Visa and Mastercard’s, dominance and ubiquity in the payment space is a modern marvel. For over 60 years their presence and influence has gone from strength to strength, steadily gobbling up market share as they expanded. But if history teaches us anything, it’s that nothing is permanent. Empires rise and fall; success is never guaranteed. Adapt or die. It’s as true for biological lifeforms as it is for ethereal corporate entities.
The relentless march of technology is now enabling the development of competing payment technologies, not only potentially faster and significantly cheaper but for the first time in 60 years, viable alternatives to card.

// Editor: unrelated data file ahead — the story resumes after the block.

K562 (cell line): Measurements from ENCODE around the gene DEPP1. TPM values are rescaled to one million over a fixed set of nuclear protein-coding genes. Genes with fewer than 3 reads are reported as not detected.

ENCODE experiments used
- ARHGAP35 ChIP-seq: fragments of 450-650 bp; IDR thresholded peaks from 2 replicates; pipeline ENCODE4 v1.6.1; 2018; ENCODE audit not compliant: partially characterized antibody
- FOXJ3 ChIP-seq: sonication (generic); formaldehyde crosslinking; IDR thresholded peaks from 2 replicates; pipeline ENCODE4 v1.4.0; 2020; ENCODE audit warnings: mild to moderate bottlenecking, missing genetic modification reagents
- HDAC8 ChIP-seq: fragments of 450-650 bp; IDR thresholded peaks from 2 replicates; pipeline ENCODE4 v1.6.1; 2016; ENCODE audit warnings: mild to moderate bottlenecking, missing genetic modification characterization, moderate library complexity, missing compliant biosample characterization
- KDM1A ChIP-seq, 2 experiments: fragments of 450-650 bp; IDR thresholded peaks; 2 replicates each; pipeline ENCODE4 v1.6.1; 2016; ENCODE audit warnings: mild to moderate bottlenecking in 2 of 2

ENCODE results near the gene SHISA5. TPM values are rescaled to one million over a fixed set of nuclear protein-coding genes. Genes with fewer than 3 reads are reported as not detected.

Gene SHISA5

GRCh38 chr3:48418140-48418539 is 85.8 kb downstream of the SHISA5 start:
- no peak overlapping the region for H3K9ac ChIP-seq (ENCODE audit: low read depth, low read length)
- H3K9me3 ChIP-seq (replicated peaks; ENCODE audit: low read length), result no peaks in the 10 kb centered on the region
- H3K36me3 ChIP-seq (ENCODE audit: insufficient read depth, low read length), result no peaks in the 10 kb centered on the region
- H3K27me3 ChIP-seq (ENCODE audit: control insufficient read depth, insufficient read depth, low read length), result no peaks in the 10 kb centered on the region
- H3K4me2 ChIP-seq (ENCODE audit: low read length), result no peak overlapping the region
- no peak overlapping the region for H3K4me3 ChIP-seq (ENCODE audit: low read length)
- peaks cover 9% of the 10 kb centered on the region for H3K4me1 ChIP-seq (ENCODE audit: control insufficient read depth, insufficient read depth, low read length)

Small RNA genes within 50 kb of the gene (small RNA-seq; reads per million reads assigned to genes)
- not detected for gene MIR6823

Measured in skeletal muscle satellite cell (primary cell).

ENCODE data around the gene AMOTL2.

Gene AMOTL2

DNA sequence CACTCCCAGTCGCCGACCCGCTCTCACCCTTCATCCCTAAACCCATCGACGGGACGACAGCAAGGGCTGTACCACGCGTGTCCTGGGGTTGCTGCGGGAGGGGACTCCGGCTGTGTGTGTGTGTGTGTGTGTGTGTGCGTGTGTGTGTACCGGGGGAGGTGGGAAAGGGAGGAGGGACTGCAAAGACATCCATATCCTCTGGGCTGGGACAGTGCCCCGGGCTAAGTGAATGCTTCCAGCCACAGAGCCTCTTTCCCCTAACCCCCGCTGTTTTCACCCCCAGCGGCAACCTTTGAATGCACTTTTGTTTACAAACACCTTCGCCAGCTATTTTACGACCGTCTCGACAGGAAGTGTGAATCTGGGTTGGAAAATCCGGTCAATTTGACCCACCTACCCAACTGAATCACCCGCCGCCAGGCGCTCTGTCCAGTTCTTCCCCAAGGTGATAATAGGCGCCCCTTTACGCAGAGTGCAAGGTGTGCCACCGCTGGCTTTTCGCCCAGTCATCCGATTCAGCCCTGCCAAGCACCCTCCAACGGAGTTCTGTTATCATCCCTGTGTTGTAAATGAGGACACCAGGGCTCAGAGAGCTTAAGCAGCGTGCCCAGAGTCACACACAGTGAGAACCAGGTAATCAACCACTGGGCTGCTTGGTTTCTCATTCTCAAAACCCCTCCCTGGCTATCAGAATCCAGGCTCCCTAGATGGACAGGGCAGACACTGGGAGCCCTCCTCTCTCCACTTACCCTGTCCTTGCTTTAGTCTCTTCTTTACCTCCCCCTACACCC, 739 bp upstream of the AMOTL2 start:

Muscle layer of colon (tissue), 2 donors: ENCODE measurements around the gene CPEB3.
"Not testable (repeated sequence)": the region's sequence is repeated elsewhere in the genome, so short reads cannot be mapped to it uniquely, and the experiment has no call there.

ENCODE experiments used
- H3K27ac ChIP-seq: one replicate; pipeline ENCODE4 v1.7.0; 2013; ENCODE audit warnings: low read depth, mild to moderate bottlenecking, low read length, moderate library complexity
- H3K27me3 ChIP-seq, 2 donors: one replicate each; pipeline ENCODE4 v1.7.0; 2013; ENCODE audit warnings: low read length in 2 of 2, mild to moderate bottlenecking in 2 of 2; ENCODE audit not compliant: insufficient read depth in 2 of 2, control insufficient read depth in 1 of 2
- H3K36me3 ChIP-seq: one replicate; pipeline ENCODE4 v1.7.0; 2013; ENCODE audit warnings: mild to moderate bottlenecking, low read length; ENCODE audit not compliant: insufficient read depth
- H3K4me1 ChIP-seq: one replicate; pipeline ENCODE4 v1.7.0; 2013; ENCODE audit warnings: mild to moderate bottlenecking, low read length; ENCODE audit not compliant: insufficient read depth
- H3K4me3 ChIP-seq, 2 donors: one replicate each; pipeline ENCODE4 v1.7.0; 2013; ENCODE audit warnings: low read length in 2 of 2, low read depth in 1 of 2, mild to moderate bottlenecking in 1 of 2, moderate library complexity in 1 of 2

The evolution of card adoption
From as far back as the ’50s, when consumer payment cards were first conceived as an alternative to hard currency, there’s been a relentless march towards spending on plastic. Whilst initial adoption wasn’t exactly revolutionary (card spend during the ‘70s was under 15% of all transactions in the US), the tide of consumer mentality slowly began to turn. Driven by consumerism and international travel, by the ‘80s it was clear plastic well on its way to becoming the new norm. The trend accelerated through the ‘90s, and ’00s, powered by the development of the internet. By the turn of the century projecting the trend forward the media were actively talking about the impending death of cash.